Just as any other major change faced by organizations, it will be up to individual organizations to decide how quickly, and intensely, they move up the sustainability continuum. Just as with any change, there will be individuals and companies that step up and make huge commitments early in the shift. One such example is the City Center Project by the MGM mirage. This is going to be the largest commercial Leadership in Energy and Environmental Design (LEED) project in the United States. It will showcase MGM Mirage’s commitment to sustainability and CEO Terri Lanni’s ability to lead the MGM Mirage into the green age.
Of course, there are other green projects around the country, and most properties have already implemented a green program to some extent, whether it is switching to compact fluorescent bulbs, low-flow shower heads or low-flow toilets. Properties are also making attempts to include their customers/players in their corporate social responsibility initiatives. The most visible example of this is the sign in guestrooms asking customers to re-use their towels. This is a good first step, but if becoming green is a continuum, these properties would fall somewhere toward the beginning, which is a great place to start.
It is inevitable that a group of best practices and thought leaders will emerge to guide us through the sustainability continuum. One such thought leader that we can all learn from is Eric Dominguez. He is the director of energy and environmental services for Harrah’s Entertainment. Dominguez, along with other members of the Harrah’s Green Team, has already implemented some impressive green initiatives across Harrah’s 40 domestic properties. These projects include a variety of energy and water conservation measures ranging from lighting retrofits to recovering waste heat from boiler stacks. Other projects include: guestroom thermostat upgrades that set back temperatures and cycle fans; the use of sensors to turn off lights; upgrades to heating and ventilation controls and operating strategies; the installation of variable frequency drives; and the list goes on. Harrah’s was the first hotel-casino in Las Vegas to install an on-site cogeneration facility that produces electricity and utilizes its waste heat instead of running boilers. The company has also figured out a way to recover energy from its high pressure steam system at one of its Atlantic City properties by utilizing a small steam turbine. These projects exemplify how organizations can seamlessly integrate green strategies into their everyday operations.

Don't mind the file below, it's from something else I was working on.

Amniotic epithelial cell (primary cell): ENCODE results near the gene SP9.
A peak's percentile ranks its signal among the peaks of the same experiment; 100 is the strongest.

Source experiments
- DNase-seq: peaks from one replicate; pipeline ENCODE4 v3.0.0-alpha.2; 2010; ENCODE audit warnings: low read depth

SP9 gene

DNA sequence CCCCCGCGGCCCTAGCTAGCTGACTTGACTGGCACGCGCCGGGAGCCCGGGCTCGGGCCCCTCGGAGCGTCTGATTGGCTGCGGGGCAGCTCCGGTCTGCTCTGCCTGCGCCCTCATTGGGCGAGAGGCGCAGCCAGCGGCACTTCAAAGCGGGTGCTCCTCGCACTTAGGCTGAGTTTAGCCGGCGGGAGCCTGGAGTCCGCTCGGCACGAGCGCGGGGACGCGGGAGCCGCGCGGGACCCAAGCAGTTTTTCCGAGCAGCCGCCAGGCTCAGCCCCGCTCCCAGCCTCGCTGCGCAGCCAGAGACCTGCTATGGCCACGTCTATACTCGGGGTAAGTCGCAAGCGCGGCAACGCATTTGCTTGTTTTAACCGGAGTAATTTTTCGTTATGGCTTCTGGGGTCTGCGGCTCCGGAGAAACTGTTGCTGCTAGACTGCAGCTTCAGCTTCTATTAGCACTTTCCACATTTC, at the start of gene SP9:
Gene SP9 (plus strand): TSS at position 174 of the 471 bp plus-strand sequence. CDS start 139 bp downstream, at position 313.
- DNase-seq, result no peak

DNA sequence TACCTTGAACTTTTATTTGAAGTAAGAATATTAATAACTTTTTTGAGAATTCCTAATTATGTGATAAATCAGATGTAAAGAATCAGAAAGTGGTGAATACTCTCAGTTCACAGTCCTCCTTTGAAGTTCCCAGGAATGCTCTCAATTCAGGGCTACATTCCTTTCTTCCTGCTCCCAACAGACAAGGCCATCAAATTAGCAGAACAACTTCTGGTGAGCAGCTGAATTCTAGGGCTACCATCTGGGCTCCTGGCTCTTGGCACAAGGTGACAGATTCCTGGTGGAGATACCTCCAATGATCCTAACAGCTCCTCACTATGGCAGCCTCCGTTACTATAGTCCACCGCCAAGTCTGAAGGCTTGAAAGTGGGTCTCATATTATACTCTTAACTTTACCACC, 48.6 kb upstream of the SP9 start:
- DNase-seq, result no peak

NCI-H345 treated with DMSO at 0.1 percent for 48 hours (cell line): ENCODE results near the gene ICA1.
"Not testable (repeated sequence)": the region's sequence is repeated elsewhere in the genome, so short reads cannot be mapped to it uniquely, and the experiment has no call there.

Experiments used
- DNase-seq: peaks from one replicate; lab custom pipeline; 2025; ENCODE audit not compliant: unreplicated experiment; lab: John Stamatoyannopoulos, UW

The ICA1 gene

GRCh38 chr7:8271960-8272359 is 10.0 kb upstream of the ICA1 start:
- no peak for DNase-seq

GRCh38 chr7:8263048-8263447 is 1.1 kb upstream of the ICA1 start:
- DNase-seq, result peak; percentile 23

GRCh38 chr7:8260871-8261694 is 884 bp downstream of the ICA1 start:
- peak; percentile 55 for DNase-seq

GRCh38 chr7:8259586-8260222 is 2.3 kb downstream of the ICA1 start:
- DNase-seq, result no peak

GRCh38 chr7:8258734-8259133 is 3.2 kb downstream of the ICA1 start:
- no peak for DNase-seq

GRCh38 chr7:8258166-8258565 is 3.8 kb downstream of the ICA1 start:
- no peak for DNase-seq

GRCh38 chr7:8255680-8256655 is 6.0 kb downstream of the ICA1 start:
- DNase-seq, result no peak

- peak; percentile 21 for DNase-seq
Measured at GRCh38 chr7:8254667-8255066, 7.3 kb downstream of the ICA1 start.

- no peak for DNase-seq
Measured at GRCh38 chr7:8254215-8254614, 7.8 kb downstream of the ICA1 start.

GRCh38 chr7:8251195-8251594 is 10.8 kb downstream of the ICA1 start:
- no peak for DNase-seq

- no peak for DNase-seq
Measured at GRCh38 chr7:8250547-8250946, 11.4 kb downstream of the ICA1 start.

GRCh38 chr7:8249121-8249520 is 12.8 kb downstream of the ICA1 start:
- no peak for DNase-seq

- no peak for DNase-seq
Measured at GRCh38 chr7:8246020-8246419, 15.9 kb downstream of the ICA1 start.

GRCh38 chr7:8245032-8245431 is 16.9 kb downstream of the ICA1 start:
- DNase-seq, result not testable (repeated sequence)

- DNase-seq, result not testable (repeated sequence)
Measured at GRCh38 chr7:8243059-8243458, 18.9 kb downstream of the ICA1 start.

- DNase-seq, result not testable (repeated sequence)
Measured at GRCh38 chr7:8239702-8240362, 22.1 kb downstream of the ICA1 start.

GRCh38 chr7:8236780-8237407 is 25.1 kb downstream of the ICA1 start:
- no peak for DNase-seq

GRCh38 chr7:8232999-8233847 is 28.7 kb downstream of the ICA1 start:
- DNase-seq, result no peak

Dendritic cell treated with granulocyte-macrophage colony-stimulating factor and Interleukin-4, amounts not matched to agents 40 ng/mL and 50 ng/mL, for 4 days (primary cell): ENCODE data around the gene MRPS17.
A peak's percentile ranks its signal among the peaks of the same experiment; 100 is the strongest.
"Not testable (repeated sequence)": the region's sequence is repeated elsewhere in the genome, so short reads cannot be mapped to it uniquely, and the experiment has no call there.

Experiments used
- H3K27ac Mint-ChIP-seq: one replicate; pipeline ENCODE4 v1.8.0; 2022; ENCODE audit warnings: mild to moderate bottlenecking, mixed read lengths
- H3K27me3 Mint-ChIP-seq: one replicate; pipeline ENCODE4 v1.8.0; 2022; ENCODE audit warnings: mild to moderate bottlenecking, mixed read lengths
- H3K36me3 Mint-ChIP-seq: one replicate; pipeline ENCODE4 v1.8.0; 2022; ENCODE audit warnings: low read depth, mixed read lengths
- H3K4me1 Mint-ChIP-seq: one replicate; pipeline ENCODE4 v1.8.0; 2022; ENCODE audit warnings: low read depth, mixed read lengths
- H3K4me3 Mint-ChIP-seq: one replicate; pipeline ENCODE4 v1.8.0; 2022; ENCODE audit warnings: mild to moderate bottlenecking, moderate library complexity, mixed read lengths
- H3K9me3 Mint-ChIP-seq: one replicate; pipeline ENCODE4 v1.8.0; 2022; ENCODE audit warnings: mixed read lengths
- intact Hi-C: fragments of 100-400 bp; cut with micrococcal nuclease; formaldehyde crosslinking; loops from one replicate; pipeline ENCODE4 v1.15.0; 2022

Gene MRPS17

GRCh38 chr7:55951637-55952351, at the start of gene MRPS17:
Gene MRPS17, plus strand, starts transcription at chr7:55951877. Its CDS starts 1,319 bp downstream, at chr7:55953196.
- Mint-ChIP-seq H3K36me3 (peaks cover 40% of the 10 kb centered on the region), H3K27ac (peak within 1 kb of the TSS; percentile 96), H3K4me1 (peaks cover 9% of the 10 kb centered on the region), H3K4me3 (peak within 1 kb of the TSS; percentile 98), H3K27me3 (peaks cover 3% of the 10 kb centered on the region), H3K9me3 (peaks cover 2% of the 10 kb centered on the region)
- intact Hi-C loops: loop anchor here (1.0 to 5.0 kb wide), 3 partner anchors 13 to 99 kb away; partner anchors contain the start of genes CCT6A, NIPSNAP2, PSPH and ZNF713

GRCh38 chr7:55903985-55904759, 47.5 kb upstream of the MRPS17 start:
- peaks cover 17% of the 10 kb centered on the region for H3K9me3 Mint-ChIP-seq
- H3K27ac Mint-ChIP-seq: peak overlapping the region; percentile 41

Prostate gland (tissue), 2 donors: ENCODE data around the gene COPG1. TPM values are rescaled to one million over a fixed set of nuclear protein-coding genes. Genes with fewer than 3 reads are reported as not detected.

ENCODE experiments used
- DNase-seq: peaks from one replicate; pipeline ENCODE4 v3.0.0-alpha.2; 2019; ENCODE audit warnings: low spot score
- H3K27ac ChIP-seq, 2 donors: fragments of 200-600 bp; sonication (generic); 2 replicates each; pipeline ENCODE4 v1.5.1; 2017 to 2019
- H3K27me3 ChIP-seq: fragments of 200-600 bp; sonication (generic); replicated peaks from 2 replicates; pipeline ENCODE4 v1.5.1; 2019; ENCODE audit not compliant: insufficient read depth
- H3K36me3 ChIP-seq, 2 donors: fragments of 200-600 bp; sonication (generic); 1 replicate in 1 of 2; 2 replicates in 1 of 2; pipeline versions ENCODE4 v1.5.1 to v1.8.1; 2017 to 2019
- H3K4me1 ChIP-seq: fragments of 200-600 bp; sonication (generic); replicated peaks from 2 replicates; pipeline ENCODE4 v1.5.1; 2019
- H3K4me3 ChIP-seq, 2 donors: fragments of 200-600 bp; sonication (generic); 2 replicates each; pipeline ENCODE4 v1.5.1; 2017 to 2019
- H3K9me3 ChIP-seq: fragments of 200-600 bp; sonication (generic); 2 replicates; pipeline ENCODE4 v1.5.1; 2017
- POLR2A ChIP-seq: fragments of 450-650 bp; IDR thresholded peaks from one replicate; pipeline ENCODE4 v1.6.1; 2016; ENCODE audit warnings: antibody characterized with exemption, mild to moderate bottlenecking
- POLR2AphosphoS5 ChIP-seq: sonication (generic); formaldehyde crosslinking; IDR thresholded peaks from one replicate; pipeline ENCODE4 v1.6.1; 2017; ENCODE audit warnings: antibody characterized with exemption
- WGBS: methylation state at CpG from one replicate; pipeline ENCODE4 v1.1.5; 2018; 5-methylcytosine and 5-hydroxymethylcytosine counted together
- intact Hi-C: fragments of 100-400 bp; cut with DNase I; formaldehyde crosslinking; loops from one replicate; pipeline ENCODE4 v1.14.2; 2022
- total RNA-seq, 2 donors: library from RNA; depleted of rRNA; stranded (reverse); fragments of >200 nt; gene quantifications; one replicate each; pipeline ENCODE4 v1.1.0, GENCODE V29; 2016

Dominguez and Harrah’s realize that while these initiatives require large capital outlays and technical know-how, they make fiscal, and more importantly, social sense. For Harrah’s, they also align perfectly with the company’s code of commitment that drives its social responsibility efforts. When you stop thinking about the here and now, and start to focus on the what will be 30 years, 60 years, or even 150 years from now, the things that become important are different than what got us here.
Going forward, successful organizations like Harrah’s will need to focus on improving their customers’ experience while making them feel that their social concerns and environmentalism are in mind. Undoubtedly, we will start to see more socially conscious customer service initiatives (offering organic/free range food while at the same time communicating that in a way your customer/player can appreciate.) throughout the entertainment industry. It will certainly be interesting to see how creative organizations can be when trying to make their customers feel that where they are right now has a vested interest in where their grandchildren’s grandchildren could be in the future.
As you notice green initiatives happening in your area, please e-mail me at email@example.com. Over the next few months, this column will focus on the different Eco-initiatives throughout the casino industry, including the only green product to reach your customers at the point of sale: the EGM Green casino tables.